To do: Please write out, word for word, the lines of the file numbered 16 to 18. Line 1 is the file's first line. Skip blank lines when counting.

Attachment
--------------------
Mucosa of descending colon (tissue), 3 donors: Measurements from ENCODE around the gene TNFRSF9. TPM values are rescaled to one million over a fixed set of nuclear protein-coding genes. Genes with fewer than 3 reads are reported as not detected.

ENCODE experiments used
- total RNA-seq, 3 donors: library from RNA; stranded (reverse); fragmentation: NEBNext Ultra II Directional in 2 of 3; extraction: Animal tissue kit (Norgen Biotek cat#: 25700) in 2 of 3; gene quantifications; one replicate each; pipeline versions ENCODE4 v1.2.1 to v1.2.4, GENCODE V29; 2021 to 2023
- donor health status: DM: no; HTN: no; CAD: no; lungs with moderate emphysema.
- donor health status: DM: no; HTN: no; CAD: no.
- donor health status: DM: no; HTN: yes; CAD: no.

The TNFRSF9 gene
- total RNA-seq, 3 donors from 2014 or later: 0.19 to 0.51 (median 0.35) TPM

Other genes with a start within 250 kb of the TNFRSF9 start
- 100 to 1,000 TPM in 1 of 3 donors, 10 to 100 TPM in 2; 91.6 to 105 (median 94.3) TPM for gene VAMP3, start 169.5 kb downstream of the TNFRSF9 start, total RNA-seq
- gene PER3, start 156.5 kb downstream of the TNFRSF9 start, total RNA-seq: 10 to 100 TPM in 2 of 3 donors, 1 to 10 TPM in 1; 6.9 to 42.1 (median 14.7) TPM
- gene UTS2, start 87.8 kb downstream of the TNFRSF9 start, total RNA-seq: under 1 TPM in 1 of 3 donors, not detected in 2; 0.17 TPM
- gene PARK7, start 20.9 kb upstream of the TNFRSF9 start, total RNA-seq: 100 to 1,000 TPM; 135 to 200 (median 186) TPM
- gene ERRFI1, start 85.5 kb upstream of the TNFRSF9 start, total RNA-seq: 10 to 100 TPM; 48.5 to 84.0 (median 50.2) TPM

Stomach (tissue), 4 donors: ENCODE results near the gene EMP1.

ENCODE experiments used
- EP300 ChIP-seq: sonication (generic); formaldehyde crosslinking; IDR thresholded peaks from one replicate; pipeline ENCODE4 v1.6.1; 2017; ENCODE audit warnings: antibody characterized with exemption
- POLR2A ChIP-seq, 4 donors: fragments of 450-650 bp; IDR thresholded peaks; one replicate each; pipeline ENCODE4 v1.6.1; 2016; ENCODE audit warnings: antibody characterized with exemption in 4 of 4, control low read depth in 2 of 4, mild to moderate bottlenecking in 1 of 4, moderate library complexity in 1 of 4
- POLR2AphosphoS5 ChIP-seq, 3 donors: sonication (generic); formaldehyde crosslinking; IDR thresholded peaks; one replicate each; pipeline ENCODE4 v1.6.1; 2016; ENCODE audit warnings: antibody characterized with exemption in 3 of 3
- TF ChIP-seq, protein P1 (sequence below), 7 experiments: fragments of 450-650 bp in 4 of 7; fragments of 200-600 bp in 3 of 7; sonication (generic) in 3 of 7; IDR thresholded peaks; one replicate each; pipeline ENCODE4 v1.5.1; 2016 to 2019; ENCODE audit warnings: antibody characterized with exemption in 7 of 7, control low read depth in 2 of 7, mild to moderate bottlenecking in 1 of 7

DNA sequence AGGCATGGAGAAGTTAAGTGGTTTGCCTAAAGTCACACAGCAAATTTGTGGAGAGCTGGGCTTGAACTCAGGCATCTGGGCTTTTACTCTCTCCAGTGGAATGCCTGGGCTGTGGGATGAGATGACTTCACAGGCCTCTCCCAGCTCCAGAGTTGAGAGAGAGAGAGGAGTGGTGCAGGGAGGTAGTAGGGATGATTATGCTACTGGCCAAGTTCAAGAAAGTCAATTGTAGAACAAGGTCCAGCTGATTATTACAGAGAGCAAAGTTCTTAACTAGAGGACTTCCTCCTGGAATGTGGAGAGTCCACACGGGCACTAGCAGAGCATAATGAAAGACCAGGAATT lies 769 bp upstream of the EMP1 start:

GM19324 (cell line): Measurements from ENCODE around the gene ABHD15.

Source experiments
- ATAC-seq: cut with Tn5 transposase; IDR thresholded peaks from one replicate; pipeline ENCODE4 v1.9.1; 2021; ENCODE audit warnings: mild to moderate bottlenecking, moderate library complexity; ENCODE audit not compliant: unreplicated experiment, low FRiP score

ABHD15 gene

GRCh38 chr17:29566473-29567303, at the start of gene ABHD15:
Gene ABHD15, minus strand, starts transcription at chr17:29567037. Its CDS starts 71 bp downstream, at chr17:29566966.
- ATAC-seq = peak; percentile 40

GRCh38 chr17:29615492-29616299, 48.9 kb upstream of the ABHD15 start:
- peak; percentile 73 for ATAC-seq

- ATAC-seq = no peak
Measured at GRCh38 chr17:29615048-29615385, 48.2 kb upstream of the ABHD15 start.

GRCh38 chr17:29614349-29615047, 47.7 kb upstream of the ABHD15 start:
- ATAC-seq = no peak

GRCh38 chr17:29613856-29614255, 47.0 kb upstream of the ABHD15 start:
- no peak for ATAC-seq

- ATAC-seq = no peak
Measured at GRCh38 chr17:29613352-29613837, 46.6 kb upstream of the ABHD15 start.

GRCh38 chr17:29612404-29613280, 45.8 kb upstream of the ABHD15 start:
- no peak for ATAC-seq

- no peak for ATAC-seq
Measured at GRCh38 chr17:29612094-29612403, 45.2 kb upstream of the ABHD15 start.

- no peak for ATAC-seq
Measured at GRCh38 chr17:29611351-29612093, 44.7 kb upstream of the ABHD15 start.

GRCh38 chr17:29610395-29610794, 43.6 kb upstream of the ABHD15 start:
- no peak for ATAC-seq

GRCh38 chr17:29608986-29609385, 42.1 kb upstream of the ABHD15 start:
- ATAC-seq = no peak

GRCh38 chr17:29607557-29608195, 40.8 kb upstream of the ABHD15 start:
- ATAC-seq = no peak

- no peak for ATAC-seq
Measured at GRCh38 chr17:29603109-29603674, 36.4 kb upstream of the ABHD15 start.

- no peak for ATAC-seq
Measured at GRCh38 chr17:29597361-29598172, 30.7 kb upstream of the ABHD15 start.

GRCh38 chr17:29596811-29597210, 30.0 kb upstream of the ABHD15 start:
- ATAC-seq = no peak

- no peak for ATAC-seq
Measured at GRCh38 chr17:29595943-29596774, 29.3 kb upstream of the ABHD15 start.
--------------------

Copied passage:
ENCODE experiments used
- EP300 ChIP-seq: sonication (generic); formaldehyde crosslinking; IDR thresholded peaks from one replicate; pipeline ENCODE4 v1.6.1; 2017; ENCODE audit warnings: antibody characterized with exemption
- POLR2A ChIP-seq, 4 donors: fragments of 450-650 bp; IDR thresholded peaks; one replicate each; pipeline ENCODE4 v1.6.1; 2016; ENCODE audit warnings: antibody characterized with exemption in 4 of 4, control low read depth in 2 of 4, mild to moderate bottlenecking in 1 of 4, moderate library complexity in 1 of 4